Wildly different DNA results

+6 votes
461 views
I pretty new to this DNA thing so bear with me please.  I little background first. My wife's sister and I took the plunge and did the AncestryDNA test.  Her results weren't too far off from expected. We loaded the data to FTDNA and the origins were a little different, but still as expected and we had some of the same matches. (and some great new ones). So I was excited to get my results back.

My results were a little surprising.  My mother's family is all German, and I have traced multiple lines in Germany back to 9 generations.  Also my paternal line (also German) heads back to the old country in four generations.  You can image my surprise when I was only 14% German on the Ancestry Test.  The rest is all British Isles with the exception of less than 2% from Sweden.  The test did nail it on the list of 1st through 4th cousins I already knew had been tested.

Thanks for reading to here, now it gets interesting.  I loaded the data to FTDNA as we did with my sister-in-law.  FTDNA shows 0% German, 28% Scandinavian, and some British Isles. But the rest is North Africa, Malta,  Arabia, Syria and Iraq, Bedouin and Indus Valley.

Any ideas on have this happens? Do I have the wrong test results.? I have re-traced my steps, the filename uploaded to FTDNA matches the filename  from Ancestry.  I have spent several hours on FTDNA looking at the matches to the data they processed.  My surnames are not in the data, I have yet to find one match that even comes close to my family.

Ideas on how to trace this?
in Genealogy Help by Steve Heininger G2G2 (2.1k points)
recategorized by Ellen Smith

8 Answers

+5 votes
Look at the uncertainty or error range for your results. What is the upper range? For example, my results say 45% Germanic Europe, but it could range from 34% to 71%.

Perhaps you could contact Ancestry that your results differ widely from expected, and possibly arrange for a re-test. I don’t know their policy, but it doesn’t hurt to ask. The worst reply is they won’t do anything.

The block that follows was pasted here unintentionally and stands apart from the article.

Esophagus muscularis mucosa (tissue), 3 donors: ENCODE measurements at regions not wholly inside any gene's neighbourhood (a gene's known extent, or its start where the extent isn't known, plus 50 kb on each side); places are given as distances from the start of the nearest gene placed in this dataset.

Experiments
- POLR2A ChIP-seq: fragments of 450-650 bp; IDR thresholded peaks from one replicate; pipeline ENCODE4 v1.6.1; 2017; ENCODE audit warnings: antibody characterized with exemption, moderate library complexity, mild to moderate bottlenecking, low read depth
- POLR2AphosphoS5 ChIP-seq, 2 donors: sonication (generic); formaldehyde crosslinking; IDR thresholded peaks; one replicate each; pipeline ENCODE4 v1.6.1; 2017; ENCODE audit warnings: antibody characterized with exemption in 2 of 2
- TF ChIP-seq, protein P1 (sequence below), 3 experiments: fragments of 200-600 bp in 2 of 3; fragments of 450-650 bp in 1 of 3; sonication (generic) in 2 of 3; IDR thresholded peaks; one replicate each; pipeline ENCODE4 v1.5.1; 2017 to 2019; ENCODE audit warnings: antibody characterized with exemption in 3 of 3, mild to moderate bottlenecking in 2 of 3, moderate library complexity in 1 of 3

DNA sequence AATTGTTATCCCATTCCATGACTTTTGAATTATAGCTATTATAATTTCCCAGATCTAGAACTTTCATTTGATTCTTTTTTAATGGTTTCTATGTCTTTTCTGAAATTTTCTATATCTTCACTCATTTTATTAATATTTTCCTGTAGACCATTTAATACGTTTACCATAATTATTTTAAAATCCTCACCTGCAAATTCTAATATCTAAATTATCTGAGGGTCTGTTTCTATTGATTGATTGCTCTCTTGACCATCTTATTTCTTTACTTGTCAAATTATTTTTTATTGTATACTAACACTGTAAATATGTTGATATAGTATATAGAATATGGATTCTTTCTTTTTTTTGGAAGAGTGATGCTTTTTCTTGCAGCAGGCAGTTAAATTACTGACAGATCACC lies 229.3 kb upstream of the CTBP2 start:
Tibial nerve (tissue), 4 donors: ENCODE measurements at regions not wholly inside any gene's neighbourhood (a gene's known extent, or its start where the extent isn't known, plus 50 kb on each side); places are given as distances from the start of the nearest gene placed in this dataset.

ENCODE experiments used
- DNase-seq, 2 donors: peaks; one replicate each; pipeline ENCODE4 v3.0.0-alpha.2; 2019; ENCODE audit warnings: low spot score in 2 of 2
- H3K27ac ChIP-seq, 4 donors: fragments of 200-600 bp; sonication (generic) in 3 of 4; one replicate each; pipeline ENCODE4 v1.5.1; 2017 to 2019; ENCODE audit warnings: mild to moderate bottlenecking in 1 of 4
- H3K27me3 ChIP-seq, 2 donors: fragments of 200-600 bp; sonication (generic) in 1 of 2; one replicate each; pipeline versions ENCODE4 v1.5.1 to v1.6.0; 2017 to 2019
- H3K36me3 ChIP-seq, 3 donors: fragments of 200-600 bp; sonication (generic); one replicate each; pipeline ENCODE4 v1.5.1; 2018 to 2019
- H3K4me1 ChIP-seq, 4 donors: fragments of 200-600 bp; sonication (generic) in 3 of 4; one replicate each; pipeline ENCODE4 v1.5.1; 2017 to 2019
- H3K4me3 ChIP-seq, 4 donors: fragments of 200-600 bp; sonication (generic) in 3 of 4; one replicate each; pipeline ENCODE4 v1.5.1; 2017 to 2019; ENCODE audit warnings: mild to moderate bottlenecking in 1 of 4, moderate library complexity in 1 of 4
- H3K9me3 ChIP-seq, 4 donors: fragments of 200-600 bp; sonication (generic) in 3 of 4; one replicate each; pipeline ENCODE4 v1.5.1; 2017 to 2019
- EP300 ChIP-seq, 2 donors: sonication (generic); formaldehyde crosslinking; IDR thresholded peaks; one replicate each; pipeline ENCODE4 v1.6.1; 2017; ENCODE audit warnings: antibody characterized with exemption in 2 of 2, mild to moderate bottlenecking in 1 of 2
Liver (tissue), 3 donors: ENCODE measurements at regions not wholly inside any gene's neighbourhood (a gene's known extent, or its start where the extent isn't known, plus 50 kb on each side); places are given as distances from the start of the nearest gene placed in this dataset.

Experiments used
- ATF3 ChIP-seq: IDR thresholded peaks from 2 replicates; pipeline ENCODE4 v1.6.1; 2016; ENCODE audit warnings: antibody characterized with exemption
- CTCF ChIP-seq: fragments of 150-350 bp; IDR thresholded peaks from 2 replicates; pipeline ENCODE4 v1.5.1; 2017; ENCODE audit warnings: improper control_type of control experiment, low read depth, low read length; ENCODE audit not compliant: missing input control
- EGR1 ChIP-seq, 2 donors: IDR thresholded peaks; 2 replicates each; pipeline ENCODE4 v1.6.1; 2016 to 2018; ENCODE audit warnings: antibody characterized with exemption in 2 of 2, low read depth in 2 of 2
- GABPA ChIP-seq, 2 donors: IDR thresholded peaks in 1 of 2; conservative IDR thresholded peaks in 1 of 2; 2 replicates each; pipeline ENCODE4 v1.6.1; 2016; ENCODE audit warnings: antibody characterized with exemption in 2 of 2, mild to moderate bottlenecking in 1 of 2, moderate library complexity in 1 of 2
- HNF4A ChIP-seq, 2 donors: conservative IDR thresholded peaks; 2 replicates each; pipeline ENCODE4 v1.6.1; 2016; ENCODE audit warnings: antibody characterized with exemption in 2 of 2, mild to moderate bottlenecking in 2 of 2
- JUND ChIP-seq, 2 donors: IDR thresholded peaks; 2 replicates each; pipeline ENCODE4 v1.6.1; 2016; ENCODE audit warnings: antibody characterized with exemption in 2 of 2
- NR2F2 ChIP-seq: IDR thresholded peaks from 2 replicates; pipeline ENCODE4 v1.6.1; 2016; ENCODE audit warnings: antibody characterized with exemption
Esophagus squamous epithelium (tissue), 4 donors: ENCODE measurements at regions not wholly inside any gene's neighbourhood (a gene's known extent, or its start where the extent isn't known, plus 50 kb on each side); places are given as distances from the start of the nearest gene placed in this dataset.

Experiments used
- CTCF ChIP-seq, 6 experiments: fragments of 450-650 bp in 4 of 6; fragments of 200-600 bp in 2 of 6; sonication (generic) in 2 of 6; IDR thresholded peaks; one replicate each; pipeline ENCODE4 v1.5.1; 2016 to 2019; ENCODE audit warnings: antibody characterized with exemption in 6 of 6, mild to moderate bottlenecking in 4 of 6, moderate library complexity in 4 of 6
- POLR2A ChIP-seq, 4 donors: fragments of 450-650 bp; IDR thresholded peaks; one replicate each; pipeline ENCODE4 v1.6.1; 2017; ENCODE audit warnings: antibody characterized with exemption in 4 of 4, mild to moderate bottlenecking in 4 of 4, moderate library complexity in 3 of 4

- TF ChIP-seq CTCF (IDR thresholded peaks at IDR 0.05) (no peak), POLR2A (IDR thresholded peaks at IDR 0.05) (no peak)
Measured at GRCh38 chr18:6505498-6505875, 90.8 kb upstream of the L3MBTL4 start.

by George Fulton G2G6 Pilot (416k points)
+13 votes
Most DNA tests under report German DNA. As DNA testing is not very popular in Germany, the testing companies do not have a strong reference data set to draw from. Added to this, the migrations of the Anglo-Saxons etc, mean that German and English DNA is very similar. If you look at the map on Ancestry for "England and North Western Europe" you will see that the region covers not only England, but northern France, the low countries, and parts of Germany. It's incredibly common for people with confirmed gemrn ancestors to have this part of their DNA show up as English instead. If the cousin matching is confirming your paper trail, I would pay very little attention to the ethnicity estimates.

I can't speak much to ftdna results, but is there a chance you are looking at the ancient origins results rather than the more recent ethnicity estimates?
by Kaitlyn Emmett G2G3 (3.9k points)
I have the impression that the under-reporting of German ethnicity is due to the time frame assumptions made by the DNA testing companies.
+2 votes
Here is an admixture comparison at GEDmatch for someone who has tested with AncestryDNA, Family Tree DNA (Family Finder), and 23andMe:

https://www.flickr.com/photos/57717078@N00/15461578345/

They are not wildly different because those different lab results are being compared to the same population reference.
by Peter Roberts G2G6 Pilot (570k points)
+2 votes
I have a similar problem with FTDNA (My Origins) results for 3 siblings compared to Ancestry results for 2 of the siblings. A ratio of 0 to 34% English/Scottish/Welsh between the 1 sibling compared to the 2 siblings who tested and uploaded to FTDNA. Without satisfactory explanation from FTDNA, I am left with my own thoughts:
(1) The companies can only tell you what is in their respective databases, Ancestry has by far the largest number of autosomal testers in its database.
(2) Interpretation modes of results differs between companies.
(3) Origin results are only a tiny glimpse of truth due to the small number of testers compared to worldwide populations.
(4) As a male, you may find it more satisfying to take FTDNA's Y-DNA test, which follows the pathway of your male sex chromosome (passed from father to son) back through time. There are hundreds of Surname projects available at FTDNA and many blogs and social media groups you can join to learn and understand your own particular pathway.